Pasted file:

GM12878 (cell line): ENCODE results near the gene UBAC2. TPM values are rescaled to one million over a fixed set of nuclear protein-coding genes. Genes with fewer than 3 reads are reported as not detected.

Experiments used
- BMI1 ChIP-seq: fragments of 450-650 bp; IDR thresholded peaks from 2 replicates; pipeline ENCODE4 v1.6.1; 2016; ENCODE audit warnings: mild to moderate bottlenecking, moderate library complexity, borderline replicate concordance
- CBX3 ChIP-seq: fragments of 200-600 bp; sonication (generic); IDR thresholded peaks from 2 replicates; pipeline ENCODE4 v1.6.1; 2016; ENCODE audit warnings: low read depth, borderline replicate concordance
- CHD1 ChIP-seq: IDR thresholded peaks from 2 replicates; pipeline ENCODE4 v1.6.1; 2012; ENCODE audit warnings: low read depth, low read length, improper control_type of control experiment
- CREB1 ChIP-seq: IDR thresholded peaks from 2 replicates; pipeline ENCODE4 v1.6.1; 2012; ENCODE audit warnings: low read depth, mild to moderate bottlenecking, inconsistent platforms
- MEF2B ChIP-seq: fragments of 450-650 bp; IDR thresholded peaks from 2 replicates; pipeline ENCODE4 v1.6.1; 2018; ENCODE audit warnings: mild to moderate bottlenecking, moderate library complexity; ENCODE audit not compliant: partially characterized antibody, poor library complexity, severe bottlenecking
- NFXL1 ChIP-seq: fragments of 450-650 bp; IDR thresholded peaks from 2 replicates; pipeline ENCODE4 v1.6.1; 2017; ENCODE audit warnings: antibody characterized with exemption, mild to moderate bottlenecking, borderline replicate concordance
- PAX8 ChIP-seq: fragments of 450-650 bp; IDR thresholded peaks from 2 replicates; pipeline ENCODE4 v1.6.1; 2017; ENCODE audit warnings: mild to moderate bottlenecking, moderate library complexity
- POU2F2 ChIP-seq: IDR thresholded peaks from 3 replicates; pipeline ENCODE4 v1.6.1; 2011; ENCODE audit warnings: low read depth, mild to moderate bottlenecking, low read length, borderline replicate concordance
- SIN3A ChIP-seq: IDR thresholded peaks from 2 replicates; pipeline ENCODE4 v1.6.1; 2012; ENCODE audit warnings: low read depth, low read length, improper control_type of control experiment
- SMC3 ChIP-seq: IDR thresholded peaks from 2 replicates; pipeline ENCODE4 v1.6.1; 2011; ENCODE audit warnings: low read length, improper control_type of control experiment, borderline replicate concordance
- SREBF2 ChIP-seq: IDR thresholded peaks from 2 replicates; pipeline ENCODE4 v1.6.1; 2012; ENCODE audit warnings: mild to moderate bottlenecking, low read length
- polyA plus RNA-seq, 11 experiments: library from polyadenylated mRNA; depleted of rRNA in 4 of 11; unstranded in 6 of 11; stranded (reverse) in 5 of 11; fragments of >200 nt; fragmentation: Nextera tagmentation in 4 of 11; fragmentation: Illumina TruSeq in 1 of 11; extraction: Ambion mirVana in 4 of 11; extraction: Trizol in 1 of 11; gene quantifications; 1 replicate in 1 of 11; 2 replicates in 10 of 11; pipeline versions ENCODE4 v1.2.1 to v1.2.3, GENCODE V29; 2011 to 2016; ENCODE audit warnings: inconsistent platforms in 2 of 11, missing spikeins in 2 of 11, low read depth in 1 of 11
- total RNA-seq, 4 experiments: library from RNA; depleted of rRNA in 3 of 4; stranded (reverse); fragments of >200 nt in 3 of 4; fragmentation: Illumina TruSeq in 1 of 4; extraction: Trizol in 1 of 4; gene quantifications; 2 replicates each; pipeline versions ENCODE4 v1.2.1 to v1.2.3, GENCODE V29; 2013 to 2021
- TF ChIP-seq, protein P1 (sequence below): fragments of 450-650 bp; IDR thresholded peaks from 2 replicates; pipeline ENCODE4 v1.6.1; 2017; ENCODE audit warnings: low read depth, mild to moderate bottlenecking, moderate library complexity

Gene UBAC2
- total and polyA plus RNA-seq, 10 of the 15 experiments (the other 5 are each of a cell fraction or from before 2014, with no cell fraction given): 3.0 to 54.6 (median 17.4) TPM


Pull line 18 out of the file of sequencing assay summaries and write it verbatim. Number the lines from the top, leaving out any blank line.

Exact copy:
- total and polyA plus RNA-seq, 10 of the 15 experiments (the other 5 are each of a cell fraction or from before 2014, with no cell fraction given): 3.0 to 54.6 (median 17.4) TPM